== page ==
Government workers make up 20% of the Greek labor force. Worse yet, most of them cannot be fired for virtually any reason. That is about to change, and it’s a much needed change for the better.
However, the idea that it will reduce the budget deficit to required levels by 2012 or even 2014 is ludicrous. When that does not happen larger haircuts will be unavoidable.
Reuters reports Greek cabinet to approve ’12 budget, plan to sack state workers
The Greek cabinet is expected to approve a contentious plan Sunday to lay off state workers, and sign off on a draft of next year’s budget, in a race to slash spending, free up bailout loans and stave off bankruptcy.
Without the release of an 8 billion euro ($10.7 billion) tranche of an EU bailout, massively indebted Greece could run out of money to pay state wage bills within weeks.
To persuade the troika to release the loans, Greece has promised to raise taxes, cut state wages and accelerate plans to reduce the number of public sector workers by a fifth by 2015.
But all eyes will be on their forecasts for 2012-2014. If the inspectors conclude that Greece’s recession will continue to be worse than predicted, EU officials have suggested that banks that agreed to write-off 21 percent of the value of Greek debt in July may be forced to take more pain.
Sunday’s budget figures will indicate whether forecasts need to be revised. The government has been falling behind an ambitious deficit target of 7.6 percent of GDP for 2011, partly because of a deeper than expected contraction of the economy.
No part of the package is more contentious than the plan to lay off state workers — who make up a fifth of the Greek workforce and are guaranteed jobs for life under a constitution that bans firing them under nearly all circumstances.
The government plans to begin layoffs by putting 30,000 workers in a “labor reserve” by the end of this year. They would be paid 60 percent of their salaries for a year, after which they would be dismissed.
But the government has yet to announce how the plan would work. If most workers placed in the reserve are near pension age and planning to retire soon anyway, the savings would be negligible and the inspectors are likely to be unimpressed.
The deputy leader of the Christian Social Union, one of three parties in Chancellor Angela Merkel’s center-right coalition, said Sunday Greece may be better off leaving the euro zone if it cannot restore its fiscal health.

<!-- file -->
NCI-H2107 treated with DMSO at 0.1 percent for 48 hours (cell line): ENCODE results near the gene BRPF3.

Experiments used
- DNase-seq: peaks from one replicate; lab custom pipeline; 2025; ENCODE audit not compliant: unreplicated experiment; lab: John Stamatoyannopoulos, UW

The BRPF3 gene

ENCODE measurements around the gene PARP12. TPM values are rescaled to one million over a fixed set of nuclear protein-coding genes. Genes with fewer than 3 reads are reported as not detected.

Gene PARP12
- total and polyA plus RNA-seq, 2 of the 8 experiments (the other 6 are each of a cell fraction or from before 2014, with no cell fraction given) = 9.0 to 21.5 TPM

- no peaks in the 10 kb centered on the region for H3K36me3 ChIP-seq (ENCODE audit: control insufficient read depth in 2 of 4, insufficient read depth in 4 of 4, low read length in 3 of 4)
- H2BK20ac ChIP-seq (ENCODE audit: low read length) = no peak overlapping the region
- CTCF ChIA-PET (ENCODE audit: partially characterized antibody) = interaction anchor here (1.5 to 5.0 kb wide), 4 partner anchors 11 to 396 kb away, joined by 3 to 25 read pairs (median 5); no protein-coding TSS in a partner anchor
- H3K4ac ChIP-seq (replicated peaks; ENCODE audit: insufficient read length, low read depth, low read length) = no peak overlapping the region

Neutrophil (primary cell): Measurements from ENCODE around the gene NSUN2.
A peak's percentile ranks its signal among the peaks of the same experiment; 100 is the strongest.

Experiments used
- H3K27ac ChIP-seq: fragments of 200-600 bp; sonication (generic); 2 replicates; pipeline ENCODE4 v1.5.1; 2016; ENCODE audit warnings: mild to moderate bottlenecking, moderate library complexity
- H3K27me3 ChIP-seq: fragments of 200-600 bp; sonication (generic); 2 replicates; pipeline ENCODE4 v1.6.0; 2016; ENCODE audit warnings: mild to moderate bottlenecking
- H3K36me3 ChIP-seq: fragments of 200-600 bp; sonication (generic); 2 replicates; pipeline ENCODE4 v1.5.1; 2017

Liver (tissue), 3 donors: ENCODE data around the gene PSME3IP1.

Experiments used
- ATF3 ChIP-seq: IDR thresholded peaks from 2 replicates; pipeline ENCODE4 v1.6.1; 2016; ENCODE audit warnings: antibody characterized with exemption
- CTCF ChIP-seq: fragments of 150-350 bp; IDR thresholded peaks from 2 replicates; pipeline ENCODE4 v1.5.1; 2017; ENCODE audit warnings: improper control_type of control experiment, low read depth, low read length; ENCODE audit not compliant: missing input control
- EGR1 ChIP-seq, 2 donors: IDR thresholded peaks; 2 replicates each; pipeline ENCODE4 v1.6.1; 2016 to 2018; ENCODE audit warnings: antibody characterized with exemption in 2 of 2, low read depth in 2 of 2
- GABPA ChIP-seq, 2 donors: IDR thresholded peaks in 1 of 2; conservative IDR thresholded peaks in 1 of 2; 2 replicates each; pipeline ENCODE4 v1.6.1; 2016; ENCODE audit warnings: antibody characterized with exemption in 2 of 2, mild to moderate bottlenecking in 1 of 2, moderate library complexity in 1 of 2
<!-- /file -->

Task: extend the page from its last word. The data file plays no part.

Alexander Dobrindt told Deutschlandfunk radio that a Greek exit from the euro would be a last resort measure and Greece would find it easier to recover outside the currency bloc.
“I believe it is a solution, if one wants to bring Greece back into an economically stable competitive condition, that this would be done outside the euro zone,” he said.
From an eventual economic recovery standpoint, even more government workers should be fired than proposed. Moreover, the retirement age of workers needs to be increased, and pensions reduced.
However, such actions are against the Greek constitution and I see no reference the Greek constitution was actually changed. I can only find a call for a change by prime minister George Papandreou, on June 19, 2011: Greek PM calls for constitutional change amidst enduring crisis
Democracy International discusses the proposed referendum on July 15, 2011 in Direct Democracy in Greece & the 2011 Referendum
Greek Economy in Depression, will Further Collapse
Since government spending adds to GDP by definition, Greek GDP will collapse.
Worse yet, tax hikes are precisely the wrong thing to do in the midst of an economic depression, and will not aid the recovery in any time frame.
There is no chance Greek can make its budget deficit estimates unless they are radically changed, and probably even if they are radically changed (on my assumption the budget estimate changes will not be radical enough).
It will be interesting to see what kind of unrealistic haircuts the Troika comes up with next. Anything under 50% is ridiculous (with some estimates running as high as 90%). Yet I will take a wild stab at 30%, (up from 21%).
Looking ahead to the Exit of Papandreou
Looking ahead, prime minister George Papandreou will not survive the next election. He is hanging by a thread now, with a mere 4-seat majority in Parliament.
Will the next government go along with all these proposals? I highly doubt it.
What if Greece Says “* You” to the Troika?
All these actions by the Troika are based on the silly belief the Troika is in control of a Greek default and can set the parameters thereof.
The Real Deal
Greeks are so pissed at banks, at bailouts, at austerity, at Greek Prime Minister Papandreou, and at the Greek parliament the majority simply does not care if a revolt is worse than further austerity measures.
Greek citizens they have been lied to so often they probably cannot tell the difference between relatively good scenarios and disastrous ones if they tried. The one thing they do correctly understand is bailouts were not setup for the benefit of Greece, but rather the benefits of lenders.
So what would you do if you were Greek?
If you were wealthy and mobile you would pull your money out of Greek banks and leave. Otherwise, you would be at the point of telling the EU, ECB, and IMF “* You”.
Portugal and Spain are in the same boat, just not as advanced.
Mike “Mish” Shedlock
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